Cutting down security budgets now can have a significant impact
According to a PwC survey, executives are looking at ways to manage the business impact of the COVID-19 epidemic. This includes cutting expenses and deferring or canceling planned investments. Of those planned initiatives, approximately 5 percent are spending cuts on cybersecurity and privacy.
While cybersecurity might seem to be a possible area to reduce spending, a study by Barracuda Networks has found that “nearly half (46 percent) of the global businesses have encountered at least one cybersecurity scare since shifting to a remote working model.”
Cybersecurity expense reductions bring with it risks far beyond putting the business at risk; it transcends to profitability, growth, and brand image. Infosecurity cites some interesting risk statistics from its survey to highlight how these budget cuts can impact your business:
Of the 1,000 business decision-makers surveyed, around 51 percent agreed that their employees aren’t proficient or well-trained for cyberthreats that are associated with remote work.
This survey also revealed that a majority of these businesses (46 percent) aren’t sure whether their web apps are secure or not. In fact, almost 50 percent are allowing their employees to use personal devices and email addresses for work at home.
These stats are alarming since 56 percent of those surveyed plan to continue remote work even when the pandemic crisis is over. Almost 53 percent have plans to migrate completely to a cloud model.
With these many organizations shifting toward a remote work model, it’s critical to get security right for applications and shared networks.
Beyond general cybersecurity, when it comes to applications, the risks can be significant. The Aite Group conducted a study to analyze financial institutions’ mobile consumer apps. What they discovered was a systemic problem of security vulnerabilities in applications that exposed source code, backend systems, personal information, and account credentials.
Why security should be built-in from the beginning
Secure coding should be the bread-and-butter for all applications. Organizations should build security in applications from the beginning to minimize vulnerabilities.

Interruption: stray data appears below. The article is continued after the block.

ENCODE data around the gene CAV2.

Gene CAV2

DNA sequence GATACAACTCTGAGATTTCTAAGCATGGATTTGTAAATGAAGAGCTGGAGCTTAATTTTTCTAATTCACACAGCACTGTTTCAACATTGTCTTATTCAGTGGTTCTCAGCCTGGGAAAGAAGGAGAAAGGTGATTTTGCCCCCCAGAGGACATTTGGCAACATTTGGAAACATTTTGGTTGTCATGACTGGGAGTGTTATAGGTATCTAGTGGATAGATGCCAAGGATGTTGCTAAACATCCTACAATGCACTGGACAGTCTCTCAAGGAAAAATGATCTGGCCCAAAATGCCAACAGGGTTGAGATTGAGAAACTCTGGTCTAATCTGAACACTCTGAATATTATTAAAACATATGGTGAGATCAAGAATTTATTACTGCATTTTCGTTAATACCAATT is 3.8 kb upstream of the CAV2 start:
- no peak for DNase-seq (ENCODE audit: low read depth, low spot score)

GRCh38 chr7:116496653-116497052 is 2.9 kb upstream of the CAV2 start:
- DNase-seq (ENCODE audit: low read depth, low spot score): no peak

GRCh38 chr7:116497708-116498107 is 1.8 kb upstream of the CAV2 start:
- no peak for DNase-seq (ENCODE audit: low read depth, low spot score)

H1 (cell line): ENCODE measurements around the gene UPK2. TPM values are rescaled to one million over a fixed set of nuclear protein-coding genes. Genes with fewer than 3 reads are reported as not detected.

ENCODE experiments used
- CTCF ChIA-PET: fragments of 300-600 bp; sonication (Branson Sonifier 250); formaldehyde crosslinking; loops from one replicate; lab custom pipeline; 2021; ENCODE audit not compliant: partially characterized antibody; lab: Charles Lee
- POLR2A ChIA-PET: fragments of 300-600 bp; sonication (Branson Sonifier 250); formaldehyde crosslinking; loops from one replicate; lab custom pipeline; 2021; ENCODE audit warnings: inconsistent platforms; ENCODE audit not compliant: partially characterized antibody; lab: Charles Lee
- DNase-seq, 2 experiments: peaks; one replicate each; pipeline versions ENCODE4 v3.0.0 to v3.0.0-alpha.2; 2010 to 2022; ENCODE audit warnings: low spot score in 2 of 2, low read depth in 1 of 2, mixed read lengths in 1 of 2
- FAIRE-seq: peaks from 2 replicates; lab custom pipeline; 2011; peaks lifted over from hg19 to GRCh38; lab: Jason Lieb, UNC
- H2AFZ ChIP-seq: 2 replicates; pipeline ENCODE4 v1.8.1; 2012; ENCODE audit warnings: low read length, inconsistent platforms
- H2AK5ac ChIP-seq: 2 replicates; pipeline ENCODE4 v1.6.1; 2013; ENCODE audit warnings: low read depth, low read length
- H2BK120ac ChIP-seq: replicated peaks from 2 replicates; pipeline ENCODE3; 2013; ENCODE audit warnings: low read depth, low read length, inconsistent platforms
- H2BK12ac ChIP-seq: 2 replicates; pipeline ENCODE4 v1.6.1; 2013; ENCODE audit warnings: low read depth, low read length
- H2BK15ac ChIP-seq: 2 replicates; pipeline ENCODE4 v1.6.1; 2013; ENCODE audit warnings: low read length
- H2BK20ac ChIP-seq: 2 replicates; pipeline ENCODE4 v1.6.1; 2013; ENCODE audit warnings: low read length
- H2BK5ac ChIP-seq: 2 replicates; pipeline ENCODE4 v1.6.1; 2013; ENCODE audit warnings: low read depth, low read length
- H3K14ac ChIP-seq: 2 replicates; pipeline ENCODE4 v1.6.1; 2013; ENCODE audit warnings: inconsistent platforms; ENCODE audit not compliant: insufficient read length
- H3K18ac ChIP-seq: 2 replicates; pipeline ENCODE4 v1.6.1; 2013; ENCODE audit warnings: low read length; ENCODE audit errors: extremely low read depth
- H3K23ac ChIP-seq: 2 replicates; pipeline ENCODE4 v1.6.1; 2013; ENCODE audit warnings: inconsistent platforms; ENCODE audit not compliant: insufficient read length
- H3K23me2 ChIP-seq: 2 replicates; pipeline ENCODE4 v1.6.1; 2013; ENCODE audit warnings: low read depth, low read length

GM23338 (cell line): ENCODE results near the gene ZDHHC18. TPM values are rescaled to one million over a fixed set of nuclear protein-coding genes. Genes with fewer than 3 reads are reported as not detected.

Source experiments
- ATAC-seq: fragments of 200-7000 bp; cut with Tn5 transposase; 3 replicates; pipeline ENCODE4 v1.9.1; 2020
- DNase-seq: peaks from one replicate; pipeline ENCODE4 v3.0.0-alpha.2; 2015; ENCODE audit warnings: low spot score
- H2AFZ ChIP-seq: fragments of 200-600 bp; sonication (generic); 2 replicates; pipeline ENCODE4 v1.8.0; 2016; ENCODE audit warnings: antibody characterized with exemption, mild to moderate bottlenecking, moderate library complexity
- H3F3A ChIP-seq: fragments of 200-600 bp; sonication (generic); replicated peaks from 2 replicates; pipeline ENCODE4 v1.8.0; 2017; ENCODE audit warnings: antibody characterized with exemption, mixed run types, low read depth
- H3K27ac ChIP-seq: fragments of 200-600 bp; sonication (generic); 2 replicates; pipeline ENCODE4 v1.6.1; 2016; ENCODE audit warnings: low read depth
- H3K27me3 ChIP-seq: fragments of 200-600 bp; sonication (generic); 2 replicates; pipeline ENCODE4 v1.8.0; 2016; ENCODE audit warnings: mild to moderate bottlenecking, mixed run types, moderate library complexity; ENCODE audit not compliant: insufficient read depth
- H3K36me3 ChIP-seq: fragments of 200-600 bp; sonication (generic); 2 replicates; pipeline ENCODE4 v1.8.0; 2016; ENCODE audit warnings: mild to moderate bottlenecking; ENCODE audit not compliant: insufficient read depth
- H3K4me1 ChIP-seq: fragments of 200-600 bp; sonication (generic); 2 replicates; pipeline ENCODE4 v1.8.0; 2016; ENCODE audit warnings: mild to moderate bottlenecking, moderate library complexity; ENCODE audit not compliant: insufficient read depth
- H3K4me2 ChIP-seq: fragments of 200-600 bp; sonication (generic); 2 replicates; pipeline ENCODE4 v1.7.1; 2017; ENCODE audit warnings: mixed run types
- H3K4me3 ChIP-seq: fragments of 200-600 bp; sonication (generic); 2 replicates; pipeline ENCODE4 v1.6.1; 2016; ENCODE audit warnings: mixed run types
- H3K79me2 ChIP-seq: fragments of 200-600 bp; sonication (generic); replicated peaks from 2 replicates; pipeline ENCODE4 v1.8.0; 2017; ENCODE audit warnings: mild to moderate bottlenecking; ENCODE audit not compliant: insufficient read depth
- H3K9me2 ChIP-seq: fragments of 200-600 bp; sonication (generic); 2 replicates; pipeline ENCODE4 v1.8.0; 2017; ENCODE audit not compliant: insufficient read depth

Yet some organizations have cut back on developer training or tools that assist developers in building secure code. The risk of leaving secure coding to each developer means that each part of the code might not be built right because developers are not security experts. As per Aite Group’s research, many of the mobile applications studied could be reverse-engineered making it easier for cybercriminals to access sensitive information inside the source code. Essentially, it left the code open to misuse that could lead to identity fraud, credit application fraud, or identity theft.
The research provided some interesting but disturbing insights about the mobile apps of 30 financial institutions:
Due to a lack of binary code protection in 97 percent of these apps, it was possible to analyze or tamper the source code through reverse engineering.
The majority of the financial services apps (90 percent) shared services with other applications on a device that allowed data access between these apps.
Data from these apps are usually stored in other locations as well, such as the mobile device’s local file, where the app has no control to protect this information. Almost 83 percent of the apps store data insecurely.
Implementation of weak encryption algorithms or the wrong implementation of a cipher was a common case with 80 percent of the apps in the study. This allows cybercriminals to decrypt data easily for manipulation.
How can organizations manage cybersecurity budgets?
As organizations continue to build mobile applications, the risk grows larger and larger. In fact, Verizon conducted a survey that found approximately one in three organizations had experienced a data breach related to a mobile device, and two-thirds of executives are not confident of their mobile security.
The impact of a breach to an organization can be significant — rendering the net effect of any cybersecurity “expense cutting” to be extremely costly to the business. As per Barracuda Network’s CTO, Fleming Shi, “Naturally, opportunistic hackers are on the lookout to target vulnerable organizations, which may have weak security infrastructure in place during this difficult time.”
“As many businesses enter their third month of remote working, it’s time they refocus efforts on tackling this growing cyberthreat. At this crucial time, one successful data breach could be the final straw for many businesses that are already facing an uphill battle against COVID-19. In the current threat-scape, it’s no longer a matter of if a company’s security will be tested by cybercriminals, it’s a matter of when” Shi noted.
This leads to organizations having to contemplate on how to manage their cybersecurity expenditure. It’s important to drive shareholder value and focus on your market share, but you need to think of cybersecurity as an enabler of your overall growth.
As businesses continue to thrive on new innovations and digital transformation initiatives, it becomes imperative to secure your digital assets and networks as much as possible. And if you’re thinking about your budget, implementing the right security solution can not only save costs significantly but ensure product security and speed to market. To start with, you can design products with security in mind rather than relying on patchwork to fix weaknesses.
Download our cost savings guide to learn how you can get significant cost benefits from proactive software security.
About the AuthorMore Content by Laura McLeod